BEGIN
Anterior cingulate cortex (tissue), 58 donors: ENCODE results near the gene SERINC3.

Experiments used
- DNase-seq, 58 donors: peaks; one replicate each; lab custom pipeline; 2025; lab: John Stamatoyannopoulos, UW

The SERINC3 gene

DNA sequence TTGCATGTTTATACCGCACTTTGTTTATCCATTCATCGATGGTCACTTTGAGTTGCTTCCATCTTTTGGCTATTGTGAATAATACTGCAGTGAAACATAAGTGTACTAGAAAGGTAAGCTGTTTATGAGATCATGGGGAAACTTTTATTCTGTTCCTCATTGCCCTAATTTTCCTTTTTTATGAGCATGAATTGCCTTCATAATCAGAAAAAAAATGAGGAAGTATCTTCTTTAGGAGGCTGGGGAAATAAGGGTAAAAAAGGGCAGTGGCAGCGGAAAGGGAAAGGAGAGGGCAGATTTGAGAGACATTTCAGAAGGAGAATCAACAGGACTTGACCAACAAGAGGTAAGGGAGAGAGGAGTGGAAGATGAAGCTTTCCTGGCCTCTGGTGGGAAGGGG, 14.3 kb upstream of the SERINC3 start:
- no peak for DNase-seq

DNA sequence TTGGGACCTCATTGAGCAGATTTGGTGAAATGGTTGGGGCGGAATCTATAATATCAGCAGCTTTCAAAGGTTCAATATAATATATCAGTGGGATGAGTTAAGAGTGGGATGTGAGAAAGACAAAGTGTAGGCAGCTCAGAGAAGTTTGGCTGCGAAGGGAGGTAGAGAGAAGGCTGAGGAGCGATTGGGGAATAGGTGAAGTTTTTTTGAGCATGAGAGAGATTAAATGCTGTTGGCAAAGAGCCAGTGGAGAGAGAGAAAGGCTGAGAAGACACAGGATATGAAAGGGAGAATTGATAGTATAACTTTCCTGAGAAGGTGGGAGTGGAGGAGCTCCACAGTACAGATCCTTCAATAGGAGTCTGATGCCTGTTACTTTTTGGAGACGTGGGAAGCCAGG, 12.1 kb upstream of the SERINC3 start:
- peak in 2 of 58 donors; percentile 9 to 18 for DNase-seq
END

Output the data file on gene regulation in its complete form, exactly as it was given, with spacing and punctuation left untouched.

Anterior cingulate cortex (tissue), 58 donors: ENCODE results near the gene SERINC3.

Experiments used
- DNase-seq, 58 donors: peaks; one replicate each; lab custom pipeline; 2025; lab: John Stamatoyannopoulos, UW

The SERINC3 gene

DNA sequence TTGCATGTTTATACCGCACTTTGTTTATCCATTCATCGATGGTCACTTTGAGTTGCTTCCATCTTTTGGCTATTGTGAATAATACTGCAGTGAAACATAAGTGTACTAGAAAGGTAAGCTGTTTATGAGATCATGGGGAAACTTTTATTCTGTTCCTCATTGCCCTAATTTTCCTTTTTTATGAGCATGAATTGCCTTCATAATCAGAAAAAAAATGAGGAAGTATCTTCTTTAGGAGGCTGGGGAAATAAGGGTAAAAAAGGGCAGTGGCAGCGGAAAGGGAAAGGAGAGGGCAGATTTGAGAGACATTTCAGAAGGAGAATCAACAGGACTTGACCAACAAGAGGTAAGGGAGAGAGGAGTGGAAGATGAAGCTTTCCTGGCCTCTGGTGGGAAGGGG, 14.3 kb upstream of the SERINC3 start:
- no peak for DNase-seq

DNA sequence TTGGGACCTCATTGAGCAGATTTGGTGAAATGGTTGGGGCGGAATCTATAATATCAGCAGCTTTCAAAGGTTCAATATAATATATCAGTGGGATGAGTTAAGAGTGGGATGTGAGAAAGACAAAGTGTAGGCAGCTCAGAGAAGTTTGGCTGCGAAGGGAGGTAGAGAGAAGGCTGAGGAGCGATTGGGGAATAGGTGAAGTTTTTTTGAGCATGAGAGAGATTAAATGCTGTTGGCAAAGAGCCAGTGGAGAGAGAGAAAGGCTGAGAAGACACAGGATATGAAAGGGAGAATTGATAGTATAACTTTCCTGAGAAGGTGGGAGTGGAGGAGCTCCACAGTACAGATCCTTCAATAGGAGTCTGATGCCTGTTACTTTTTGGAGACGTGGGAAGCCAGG, 12.1 kb upstream of the SERINC3 start:
- peak in 2 of 58 donors; percentile 9 to 18 for DNase-seq